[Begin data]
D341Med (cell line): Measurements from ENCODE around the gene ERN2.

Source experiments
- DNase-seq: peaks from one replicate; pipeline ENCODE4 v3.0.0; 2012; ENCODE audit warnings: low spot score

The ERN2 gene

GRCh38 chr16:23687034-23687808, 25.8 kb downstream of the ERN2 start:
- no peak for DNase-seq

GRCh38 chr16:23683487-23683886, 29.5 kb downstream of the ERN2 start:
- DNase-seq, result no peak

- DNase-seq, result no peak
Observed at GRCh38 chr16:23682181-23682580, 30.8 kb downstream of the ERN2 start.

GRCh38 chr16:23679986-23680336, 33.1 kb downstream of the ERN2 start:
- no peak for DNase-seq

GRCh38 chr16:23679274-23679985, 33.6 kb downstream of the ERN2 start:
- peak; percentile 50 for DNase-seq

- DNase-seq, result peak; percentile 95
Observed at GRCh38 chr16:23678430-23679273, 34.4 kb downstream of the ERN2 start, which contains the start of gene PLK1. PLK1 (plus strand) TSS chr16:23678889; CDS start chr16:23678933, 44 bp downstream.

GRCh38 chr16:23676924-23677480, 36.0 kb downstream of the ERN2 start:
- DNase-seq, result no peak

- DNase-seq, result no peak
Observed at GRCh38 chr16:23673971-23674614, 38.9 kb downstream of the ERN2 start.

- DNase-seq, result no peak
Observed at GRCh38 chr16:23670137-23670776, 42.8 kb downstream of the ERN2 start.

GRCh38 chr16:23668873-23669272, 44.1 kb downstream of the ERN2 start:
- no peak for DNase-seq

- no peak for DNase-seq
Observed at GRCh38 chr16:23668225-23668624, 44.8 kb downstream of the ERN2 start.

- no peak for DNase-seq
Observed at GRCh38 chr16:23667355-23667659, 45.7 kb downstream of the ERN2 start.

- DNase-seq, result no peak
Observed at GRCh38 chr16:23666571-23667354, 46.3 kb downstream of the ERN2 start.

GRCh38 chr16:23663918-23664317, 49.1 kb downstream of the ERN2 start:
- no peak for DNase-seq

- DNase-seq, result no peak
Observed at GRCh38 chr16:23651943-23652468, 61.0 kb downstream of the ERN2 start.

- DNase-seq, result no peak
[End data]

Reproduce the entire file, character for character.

D341Med (cell line): Measurements from ENCODE around the gene ERN2.

Source experiments
- DNase-seq: peaks from one replicate; pipeline ENCODE4 v3.0.0; 2012; ENCODE audit warnings: low spot score

The ERN2 gene

GRCh38 chr16:23687034-23687808, 25.8 kb downstream of the ERN2 start:
- no peak for DNase-seq

GRCh38 chr16:23683487-23683886, 29.5 kb downstream of the ERN2 start:
- DNase-seq, result no peak

- DNase-seq, result no peak
Observed at GRCh38 chr16:23682181-23682580, 30.8 kb downstream of the ERN2 start.

GRCh38 chr16:23679986-23680336, 33.1 kb downstream of the ERN2 start:
- no peak for DNase-seq

GRCh38 chr16:23679274-23679985, 33.6 kb downstream of the ERN2 start:
- peak; percentile 50 for DNase-seq

- DNase-seq, result peak; percentile 95
Observed at GRCh38 chr16:23678430-23679273, 34.4 kb downstream of the ERN2 start, which contains the start of gene PLK1. PLK1 (plus strand) TSS chr16:23678889; CDS start chr16:23678933, 44 bp downstream.

GRCh38 chr16:23676924-23677480, 36.0 kb downstream of the ERN2 start:
- DNase-seq, result no peak

- DNase-seq, result no peak
Observed at GRCh38 chr16:23673971-23674614, 38.9 kb downstream of the ERN2 start.

- DNase-seq, result no peak
Observed at GRCh38 chr16:23670137-23670776, 42.8 kb downstream of the ERN2 start.

GRCh38 chr16:23668873-23669272, 44.1 kb downstream of the ERN2 start:
- no peak for DNase-seq

- no peak for DNase-seq
Observed at GRCh38 chr16:23668225-23668624, 44.8 kb downstream of the ERN2 start.

- no peak for DNase-seq
Observed at GRCh38 chr16:23667355-23667659, 45.7 kb downstream of the ERN2 start.

- DNase-seq, result no peak
Observed at GRCh38 chr16:23666571-23667354, 46.3 kb downstream of the ERN2 start.

GRCh38 chr16:23663918-23664317, 49.1 kb downstream of the ERN2 start:
- no peak for DNase-seq

- DNase-seq, result no peak
Observed at GRCh38 chr16:23651943-23652468, 61.0 kb downstream of the ERN2 start.

- DNase-seq, result no peak